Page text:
Snowy Hydro CEO Paul Broad has praised the role of gas in the energy market, and believes gas generators are not in competition with big battery projects for a place in the energy market.
Answering questions during a Senate estimates hearing on Monday evening, Broad said there was a strong business case for a new gas generator at Kurri Kurri, and flagged that new funds from its owners, the federal government, would be needed to build the new facility.
The Morrison government has threatened to build a new gas plant at Kurri Kurri if the private sector does not commit to building what it considers to be sufficient new generation capacity to replace the Liddell coal-fired power station that will close in 2023.
Broad also praised an article written by former chief scientist Alan Finkel, which argued that gas is still required as a transition fuel and that the fossil fuel has a key role to play in reducing emissions across the energy system.
In the piece, Finkel argues that wind, solar and storage are not ready to deliver reliable supplies of electricity, and so gas generation is needed as an interim measure, which can then be phased out as the other technologies improve.
The Snowy Hydro CEO said that he agreed with Finkel’s assessment.
“[Batteries and gas generators] affect different parts of the market and gas is a wonderful [sic] I think Alan Finkel did extremely well today in the Australian. I think his article outlining the case of gas very strongly. We support what Alan was saying,” Broad said.
The Snowy Hydro CEO dismissed the announcements of plans for major big battery projects in New South Wales, including a 700MW proposal from Origin Energy to build a battery at the site of the Eraring power station, Neoen’s plan to build a 500MW battery at the site of the former Wallerawang power station, and CEP’s plan to build a massive 1,200MW big battery in Kurri Kurri itself.
Snowy Hydro’s chief operating officer Roger Whitby told Senate Estimates that he believed gas peakers and big batteries were not competing against each other, as they served different parts of the energy market.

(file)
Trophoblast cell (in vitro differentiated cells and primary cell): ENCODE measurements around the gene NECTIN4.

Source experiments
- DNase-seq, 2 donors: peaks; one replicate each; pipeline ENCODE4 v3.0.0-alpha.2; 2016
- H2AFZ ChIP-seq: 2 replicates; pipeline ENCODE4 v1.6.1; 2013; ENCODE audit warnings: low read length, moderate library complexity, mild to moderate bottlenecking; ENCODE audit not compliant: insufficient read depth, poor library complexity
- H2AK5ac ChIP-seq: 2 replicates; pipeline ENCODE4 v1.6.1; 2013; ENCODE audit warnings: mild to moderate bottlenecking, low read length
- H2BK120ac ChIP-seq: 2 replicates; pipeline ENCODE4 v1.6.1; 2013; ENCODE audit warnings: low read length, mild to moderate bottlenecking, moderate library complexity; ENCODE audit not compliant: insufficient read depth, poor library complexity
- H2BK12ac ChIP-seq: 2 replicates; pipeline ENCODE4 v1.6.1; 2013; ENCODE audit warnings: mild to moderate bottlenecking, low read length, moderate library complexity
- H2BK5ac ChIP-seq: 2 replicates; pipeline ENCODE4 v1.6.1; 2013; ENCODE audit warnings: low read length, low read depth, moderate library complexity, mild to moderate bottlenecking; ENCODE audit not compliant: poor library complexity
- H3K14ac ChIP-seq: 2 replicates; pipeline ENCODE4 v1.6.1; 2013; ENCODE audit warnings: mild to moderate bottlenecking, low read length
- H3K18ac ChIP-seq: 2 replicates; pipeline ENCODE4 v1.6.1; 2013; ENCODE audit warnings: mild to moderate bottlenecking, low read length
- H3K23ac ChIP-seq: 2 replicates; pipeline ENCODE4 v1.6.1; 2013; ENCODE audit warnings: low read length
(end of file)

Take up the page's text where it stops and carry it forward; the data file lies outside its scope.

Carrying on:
“Batteries provide energy for a very short period of time. Conversely, gas turbines provide energy for much longer durations under critical demand conditions. Take, for example, the extended weather system that we’re seeing at the moment where, obviously, solar is not viable for very extended periods due to the cloud cover, etc.,” Whitby told Senate Estimates.
“Under those sorts of conditions, batteries simply cannot provide energy for any sustainable period of time. Hence, gas turbines come into their own for those sorts of circumstances. So in that way, they compete in very different parts of the market.”
Broad said that the cost of constructing a 750MW gas generator at Kurri Kurri would likely fall between $600 and $650 million and that Snowy Hydro would be looking to raise new equity in the project to finance construction, which would likely require a further injection of funds into Snowy Hydro by the federal government.
Broad said that he expected the potential investment in Kurri Kurri to have a very strong financial case. Snowy Hydro is expected to finalise the business case for the Kurri Kurri plant shortly, to be delivered to the Morrison government ahead of a financial investment decision expected to be made before the end of April.
“All the work we’ve done today clearly shows it is a very, very strong financial case to invest,” Broad said.
In an earlier session of Senate Estimates on Monday, officials from the Department of Industry, Science, Energy and Resources said that they believed that just 30MW of new generation capacity had reached a firm investment decision – and this was an upgrade to an existing coal-fired power station.
“The only thing that has been firmed today is a 30-megawatt upgrade to the Mount Piper coal power station, and so the government remains committed to stepping in should the private sector not step up and commit to building that 1,000 megawatts themselves,” head of the department’s electricity division, Rachel Parry, said.
This is despite the commitment by AGL to add 100MW of capacity to its Bayswater plant, and build big batteries at Liddell and elsewhere in NSW. The Australian Energy Market Operator estimates that nearly all the 1000MW it said was needed to replace Liddell has been committed.
The department’s stance raises the prospect that the Morrison government will proceed with the construction of the 750MW Kurri Kurri gas generator, regardless of the major battery storage commitments being made by key energy market participants, and could see a project proceed that is much larger than the identified supply gap expected to be left by the closure of Liddell.
Broad said that the financial investment decision would rest with Snowy Hydro’s shareholders, being the Morrison government.